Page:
The Backstage Blogathon
Directed by Sydney Pollack. They Shoot Horses, Don’t They? (1969), is a backstage drama about contestants in a dance marathon during the Great Depression of the 1930s. James Poe and Robert E. Thompson adapted the screenplay from the novel by Horace McCoy who specialized in hard-boiled fiction.
In the opening credit sequence, we’re introduced to the character Robert during his childhood in the country. That prosaic footage is intercut with flash forwards to the present where a young adult Robert (Michael Sarrazin) is standing in the surf at low tide near the Santa Monica (California) pier. Robert recalls the past with a warm glow until there’s a jarring memory just as a wave crashes against the pier.
Throughout this exposition, the voice of the marathon’s emcee Rocky (Gig Young) is heard laying down the rules of the contest: “We go around the clock and around and around and around. Ten minute break every two hours. There’ll always be a trainer and a nurse on duty and a doctor out here 24 hours a day, okay?
Now, all you kids got a release form. You fill it out, you sign it, then you hand it over when you get your official entry numbers. Only, read it first. You break your leg, we fix it. You catch a cold, there’s free aspirin but acts of God, the management is strictly not held to account. Fire, flood, double pneumonia, that’s between you and him. So read it and then sign.”
Horace McCoy writes:
The marathon dance was held on the amusement pier at the beach in an enormous old building that once had been a public dance hall. It was built out over the ocean on pilings, and beneath our feet, beneath the floor, the ocean pounded night and day. I could feel it surging through the balls of my feet, as if they had been stethoscopes.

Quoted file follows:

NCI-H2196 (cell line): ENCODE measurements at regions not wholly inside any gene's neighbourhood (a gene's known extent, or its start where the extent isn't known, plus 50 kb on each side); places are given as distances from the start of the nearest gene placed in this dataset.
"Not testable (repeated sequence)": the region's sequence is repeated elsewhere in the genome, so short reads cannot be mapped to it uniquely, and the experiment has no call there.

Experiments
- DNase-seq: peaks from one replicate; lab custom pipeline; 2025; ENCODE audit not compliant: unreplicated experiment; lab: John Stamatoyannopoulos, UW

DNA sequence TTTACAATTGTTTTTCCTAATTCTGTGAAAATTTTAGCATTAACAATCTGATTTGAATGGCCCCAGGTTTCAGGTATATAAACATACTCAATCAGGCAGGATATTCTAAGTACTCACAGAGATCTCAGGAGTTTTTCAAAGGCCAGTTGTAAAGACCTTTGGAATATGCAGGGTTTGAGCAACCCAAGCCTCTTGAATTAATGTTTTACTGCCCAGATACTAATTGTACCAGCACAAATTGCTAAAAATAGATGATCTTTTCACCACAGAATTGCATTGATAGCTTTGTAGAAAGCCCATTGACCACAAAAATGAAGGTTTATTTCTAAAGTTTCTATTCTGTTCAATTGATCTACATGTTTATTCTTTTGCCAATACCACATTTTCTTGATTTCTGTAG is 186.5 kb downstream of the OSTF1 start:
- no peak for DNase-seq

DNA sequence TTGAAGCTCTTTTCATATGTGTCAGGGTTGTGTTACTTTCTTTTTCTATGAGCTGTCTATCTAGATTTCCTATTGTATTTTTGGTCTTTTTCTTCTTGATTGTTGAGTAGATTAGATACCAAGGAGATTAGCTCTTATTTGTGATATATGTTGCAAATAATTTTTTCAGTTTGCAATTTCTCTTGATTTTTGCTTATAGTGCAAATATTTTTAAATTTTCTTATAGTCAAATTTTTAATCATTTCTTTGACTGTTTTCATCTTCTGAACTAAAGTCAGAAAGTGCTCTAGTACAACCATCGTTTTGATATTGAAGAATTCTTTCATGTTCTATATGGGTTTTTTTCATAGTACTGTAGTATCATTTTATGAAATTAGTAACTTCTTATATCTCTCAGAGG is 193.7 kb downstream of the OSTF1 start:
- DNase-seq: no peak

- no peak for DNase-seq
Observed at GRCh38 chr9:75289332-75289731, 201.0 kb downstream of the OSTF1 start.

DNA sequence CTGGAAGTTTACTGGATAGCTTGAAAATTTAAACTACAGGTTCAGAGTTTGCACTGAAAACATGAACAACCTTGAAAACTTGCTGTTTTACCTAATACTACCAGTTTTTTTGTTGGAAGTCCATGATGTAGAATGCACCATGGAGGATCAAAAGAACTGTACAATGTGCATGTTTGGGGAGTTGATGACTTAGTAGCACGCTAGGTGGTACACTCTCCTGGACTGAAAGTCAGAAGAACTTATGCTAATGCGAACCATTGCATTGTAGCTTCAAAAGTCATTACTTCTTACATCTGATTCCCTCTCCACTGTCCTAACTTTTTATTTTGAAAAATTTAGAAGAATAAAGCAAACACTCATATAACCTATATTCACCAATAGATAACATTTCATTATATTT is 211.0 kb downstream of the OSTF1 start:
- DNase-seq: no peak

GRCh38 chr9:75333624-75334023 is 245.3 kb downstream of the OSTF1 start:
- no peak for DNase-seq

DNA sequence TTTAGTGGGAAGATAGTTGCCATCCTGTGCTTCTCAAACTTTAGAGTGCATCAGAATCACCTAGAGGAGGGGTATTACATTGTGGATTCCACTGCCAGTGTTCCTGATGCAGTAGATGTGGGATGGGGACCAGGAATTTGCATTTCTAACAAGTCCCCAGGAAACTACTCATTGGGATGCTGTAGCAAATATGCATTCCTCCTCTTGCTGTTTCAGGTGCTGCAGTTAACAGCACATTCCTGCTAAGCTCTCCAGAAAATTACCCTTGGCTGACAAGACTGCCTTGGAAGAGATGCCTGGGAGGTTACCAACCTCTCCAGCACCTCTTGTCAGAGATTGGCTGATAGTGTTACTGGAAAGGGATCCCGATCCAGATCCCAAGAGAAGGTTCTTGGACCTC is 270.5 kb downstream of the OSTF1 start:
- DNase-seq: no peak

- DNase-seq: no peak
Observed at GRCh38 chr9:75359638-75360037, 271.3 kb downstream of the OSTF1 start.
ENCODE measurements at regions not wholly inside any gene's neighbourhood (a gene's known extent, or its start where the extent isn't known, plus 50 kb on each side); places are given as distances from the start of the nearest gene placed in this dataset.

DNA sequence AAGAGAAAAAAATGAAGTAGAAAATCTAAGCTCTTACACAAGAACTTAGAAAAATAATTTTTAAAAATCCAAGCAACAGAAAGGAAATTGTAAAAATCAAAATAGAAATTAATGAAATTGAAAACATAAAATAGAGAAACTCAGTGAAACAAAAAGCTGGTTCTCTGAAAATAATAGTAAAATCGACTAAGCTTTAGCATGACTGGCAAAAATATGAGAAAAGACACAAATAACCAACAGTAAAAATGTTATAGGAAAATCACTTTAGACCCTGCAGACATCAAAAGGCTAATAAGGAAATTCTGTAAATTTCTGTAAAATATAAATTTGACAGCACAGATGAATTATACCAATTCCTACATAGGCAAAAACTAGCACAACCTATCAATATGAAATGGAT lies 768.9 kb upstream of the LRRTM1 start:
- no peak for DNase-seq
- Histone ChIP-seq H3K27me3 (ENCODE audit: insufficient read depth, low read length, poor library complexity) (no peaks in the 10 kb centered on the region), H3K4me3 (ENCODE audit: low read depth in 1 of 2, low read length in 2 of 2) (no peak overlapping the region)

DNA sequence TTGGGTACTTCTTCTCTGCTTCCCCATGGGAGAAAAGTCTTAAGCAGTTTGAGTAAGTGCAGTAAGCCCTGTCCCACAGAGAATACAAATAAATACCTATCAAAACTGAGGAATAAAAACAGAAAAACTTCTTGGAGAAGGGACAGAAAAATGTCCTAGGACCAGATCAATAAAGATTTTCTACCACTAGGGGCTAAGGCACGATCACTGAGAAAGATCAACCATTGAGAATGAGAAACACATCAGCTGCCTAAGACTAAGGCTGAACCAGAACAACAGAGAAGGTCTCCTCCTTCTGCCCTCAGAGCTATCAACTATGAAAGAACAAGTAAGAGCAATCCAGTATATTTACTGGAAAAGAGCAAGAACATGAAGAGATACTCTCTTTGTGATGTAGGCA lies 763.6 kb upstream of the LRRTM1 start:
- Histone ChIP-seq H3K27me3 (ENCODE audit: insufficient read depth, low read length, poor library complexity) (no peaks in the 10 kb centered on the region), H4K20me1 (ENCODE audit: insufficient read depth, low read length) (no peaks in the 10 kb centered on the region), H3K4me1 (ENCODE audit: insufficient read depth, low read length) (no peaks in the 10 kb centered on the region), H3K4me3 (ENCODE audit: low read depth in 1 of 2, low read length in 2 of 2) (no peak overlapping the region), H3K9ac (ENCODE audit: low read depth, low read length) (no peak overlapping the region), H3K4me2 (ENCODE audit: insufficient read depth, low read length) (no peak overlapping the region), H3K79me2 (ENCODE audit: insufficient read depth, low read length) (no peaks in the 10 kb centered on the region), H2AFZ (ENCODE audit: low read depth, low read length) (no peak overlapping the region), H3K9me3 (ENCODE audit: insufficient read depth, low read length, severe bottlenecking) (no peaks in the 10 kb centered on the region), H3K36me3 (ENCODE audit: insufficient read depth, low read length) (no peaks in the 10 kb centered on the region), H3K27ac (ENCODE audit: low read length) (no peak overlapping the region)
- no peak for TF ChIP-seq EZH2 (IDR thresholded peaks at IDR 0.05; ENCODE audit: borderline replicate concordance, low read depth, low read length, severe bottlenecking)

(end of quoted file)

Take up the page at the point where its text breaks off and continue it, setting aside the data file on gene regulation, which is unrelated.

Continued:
When he stumbles out of the surf into the Pacific Ballroom, the man-child Robert Syverton is like a newborn among the old pros lining up to enter “The World’s Greatest Dance Marathon Contest.” There’s anticipation in the hopeful faces of the contestants as the camera pans across the sign-in table. Harry the hoofer (Red Buttons) looks at least fifty and is still wearing his sailor suit from the Great War. He’s thirty on the release form, however. Alice (Susannah York) is young and beautiful enough to believe fame is just around the corner. She’ll eventually look beaten as a derelict. There’s a softness to her that makes some men want to protect her while others immediately try to take advantage. Gloria (Jane Fonda), another failed actress, sneers at her English accent and her pretensions as an artiste. Ruby (Bonnie Bedelia) and James (Bruce Dern) are a young couple looking for a quick way out of financial woes. They’ve been traveling the marathon circuit though now Ruby is five months pregnant, Gloria isn’t shy about telling her she’s in no position to have a kid. Michael Conrad, best known as the desk sergeant on Hill Street Blues, is Rollo, Rocky’s chief enforcer. He surveys the hall on roller skates, breaking up fights and counting people out as they drop from exhaustion.
In McCoy’s novel, Robert meets Gloria Beatty on Melrose Avenue near Paramount Studios when they’re both scrapping for bit parts. They like each other and have common goals, but there’s no romance brewing. The movie compresses their meeting to the ballroom. Newcomer Robert steps in to take the place of the partner she arrives with when he’s disqualified.
Academy award winner Young shows Rocky’s complexity. He’s an unrelenting showman in front of the crowd, a frantic cheerleader who’s full of sanctimonious appeals to patriotism and to sentimental tugs at the heartstrings. What they really want, of course, is to see some real suffering and Rocky is always willing to oblige. When his “wonderful kids” have been up for 500 near continuous hours, he puts them through the paces of “The Derby,” a double time foot race to the tune of “By the Sea.” Philip H. Lathrop’s cinematography with editing by Fredric Steinkamp [Sunday in New York (1963)] is astonishing.